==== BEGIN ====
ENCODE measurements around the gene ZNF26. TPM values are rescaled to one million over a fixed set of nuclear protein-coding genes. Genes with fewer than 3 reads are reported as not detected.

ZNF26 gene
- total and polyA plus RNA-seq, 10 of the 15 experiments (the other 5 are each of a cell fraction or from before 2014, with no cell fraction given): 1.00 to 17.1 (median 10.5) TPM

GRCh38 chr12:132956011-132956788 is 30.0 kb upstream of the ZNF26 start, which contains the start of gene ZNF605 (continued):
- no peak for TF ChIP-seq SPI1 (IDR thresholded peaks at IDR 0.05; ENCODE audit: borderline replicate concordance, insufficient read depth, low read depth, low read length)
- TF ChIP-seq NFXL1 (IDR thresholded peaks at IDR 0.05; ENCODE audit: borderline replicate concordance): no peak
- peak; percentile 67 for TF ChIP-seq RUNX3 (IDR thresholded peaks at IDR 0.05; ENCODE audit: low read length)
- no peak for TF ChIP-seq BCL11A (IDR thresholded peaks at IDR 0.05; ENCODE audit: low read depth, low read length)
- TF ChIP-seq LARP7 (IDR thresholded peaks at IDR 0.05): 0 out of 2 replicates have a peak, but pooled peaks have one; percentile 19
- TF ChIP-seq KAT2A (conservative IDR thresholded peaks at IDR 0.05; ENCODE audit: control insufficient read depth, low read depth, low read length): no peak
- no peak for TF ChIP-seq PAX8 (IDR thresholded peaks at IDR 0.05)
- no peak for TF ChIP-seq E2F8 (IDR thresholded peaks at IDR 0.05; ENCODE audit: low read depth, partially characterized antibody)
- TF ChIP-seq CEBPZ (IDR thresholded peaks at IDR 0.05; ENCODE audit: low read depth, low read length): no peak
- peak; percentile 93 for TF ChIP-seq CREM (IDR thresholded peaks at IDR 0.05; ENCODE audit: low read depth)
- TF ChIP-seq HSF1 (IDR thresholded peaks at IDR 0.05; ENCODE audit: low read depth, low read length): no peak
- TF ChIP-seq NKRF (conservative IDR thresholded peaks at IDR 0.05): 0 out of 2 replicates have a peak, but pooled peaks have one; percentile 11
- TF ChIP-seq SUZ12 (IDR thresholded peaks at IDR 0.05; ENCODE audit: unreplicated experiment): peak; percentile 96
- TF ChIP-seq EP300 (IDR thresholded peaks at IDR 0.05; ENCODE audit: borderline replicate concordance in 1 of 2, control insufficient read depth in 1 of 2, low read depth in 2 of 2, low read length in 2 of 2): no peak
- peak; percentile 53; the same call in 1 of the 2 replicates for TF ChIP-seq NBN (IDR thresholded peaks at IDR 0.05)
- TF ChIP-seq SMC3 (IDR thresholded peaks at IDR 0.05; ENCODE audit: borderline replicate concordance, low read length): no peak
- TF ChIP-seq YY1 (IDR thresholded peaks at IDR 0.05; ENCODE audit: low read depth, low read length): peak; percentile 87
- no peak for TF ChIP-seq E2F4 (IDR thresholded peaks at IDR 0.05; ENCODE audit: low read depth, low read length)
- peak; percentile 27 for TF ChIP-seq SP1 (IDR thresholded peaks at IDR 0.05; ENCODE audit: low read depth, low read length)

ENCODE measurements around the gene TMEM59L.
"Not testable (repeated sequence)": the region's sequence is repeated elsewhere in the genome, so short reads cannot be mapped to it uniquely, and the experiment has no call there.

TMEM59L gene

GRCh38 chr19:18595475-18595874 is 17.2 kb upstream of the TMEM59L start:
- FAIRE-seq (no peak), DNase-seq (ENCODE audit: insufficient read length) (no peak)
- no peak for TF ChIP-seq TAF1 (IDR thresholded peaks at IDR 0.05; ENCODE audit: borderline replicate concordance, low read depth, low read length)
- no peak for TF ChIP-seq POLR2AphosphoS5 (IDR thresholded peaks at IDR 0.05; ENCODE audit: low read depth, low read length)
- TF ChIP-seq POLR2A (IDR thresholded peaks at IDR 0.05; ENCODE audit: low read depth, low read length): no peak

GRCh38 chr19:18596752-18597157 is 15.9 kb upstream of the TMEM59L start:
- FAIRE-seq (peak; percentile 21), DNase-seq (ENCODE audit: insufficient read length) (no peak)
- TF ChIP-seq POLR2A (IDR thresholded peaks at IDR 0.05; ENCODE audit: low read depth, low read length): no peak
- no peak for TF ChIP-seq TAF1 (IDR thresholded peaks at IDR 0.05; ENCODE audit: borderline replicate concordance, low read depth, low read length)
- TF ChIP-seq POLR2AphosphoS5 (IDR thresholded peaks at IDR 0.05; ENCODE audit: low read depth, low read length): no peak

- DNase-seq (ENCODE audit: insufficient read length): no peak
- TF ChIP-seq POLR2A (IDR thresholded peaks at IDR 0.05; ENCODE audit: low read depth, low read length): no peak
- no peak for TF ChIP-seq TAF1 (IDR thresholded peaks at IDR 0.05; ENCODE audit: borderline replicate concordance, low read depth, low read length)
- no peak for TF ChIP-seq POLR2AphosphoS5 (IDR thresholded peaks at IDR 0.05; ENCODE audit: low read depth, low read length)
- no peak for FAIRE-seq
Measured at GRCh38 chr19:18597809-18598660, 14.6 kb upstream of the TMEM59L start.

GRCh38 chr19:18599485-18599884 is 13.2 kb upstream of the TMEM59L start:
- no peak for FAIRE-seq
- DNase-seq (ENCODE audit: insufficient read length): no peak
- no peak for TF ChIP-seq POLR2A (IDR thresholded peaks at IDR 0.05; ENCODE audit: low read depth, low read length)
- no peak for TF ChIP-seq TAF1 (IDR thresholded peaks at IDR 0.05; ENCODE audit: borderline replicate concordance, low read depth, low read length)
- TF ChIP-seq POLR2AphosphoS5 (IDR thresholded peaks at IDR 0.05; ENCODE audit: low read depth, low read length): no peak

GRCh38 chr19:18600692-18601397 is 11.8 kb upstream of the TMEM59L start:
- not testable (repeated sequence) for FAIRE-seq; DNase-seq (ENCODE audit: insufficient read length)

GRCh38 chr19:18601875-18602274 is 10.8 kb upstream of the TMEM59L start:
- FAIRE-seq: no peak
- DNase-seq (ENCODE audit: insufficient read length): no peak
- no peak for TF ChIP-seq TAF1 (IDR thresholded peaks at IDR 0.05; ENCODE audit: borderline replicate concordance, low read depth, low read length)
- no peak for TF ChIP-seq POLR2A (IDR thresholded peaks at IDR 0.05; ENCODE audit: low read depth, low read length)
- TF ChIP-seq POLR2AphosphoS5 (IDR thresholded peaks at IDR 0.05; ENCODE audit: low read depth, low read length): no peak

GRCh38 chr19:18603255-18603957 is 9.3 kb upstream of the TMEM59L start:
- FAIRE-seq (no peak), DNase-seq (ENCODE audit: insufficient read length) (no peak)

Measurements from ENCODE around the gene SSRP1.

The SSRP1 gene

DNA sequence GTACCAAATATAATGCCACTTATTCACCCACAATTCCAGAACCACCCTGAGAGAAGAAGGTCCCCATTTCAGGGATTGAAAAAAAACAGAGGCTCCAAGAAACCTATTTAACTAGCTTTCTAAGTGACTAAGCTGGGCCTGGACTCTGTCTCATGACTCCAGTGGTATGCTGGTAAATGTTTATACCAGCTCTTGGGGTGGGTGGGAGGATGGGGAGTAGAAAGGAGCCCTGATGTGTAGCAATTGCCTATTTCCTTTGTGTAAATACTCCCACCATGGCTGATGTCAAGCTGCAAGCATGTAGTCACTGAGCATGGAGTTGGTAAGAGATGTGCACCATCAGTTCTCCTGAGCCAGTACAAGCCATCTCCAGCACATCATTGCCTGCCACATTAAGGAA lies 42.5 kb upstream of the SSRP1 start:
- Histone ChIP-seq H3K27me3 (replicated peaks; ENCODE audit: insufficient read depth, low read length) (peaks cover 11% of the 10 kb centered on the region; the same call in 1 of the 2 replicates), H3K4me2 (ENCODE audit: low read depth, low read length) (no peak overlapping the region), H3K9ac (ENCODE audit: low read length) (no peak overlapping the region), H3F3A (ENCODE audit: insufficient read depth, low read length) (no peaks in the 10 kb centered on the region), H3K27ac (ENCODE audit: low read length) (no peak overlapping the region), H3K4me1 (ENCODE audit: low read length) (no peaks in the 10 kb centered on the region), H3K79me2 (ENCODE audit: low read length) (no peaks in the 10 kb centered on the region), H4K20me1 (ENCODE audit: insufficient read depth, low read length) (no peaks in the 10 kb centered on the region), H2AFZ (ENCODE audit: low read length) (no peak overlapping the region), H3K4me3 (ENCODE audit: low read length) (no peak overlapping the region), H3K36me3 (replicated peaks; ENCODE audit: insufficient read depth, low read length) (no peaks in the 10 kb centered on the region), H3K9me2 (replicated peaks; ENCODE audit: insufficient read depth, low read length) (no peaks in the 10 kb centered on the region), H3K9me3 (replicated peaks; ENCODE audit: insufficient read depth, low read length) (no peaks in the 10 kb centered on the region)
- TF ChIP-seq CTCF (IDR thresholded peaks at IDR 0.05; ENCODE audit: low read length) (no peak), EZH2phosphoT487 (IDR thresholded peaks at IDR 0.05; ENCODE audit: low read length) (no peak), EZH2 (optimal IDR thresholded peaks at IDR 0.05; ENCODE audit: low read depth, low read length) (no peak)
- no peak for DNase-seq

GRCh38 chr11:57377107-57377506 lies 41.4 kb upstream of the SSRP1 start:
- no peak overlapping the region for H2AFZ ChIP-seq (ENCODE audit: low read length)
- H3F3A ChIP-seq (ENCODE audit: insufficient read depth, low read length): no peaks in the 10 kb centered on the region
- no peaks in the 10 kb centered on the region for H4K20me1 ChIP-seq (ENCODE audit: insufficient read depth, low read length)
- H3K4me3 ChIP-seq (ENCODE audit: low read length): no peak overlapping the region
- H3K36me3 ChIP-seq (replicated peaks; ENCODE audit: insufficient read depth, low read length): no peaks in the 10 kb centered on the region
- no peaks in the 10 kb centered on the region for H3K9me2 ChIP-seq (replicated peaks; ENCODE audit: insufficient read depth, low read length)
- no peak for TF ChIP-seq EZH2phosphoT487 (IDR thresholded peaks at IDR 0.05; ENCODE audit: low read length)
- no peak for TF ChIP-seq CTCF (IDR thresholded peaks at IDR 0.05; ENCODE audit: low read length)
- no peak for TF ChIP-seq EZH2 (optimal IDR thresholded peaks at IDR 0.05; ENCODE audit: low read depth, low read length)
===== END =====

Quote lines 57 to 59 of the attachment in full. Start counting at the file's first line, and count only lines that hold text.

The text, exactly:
GRCh38 chr19:18603255-18603957 is 9.3 kb upstream of the TMEM59L start:
- FAIRE-seq (no peak), DNase-seq (ENCODE audit: insufficient read length) (no peak)

Measurements from ENCODE around the gene SSRP1.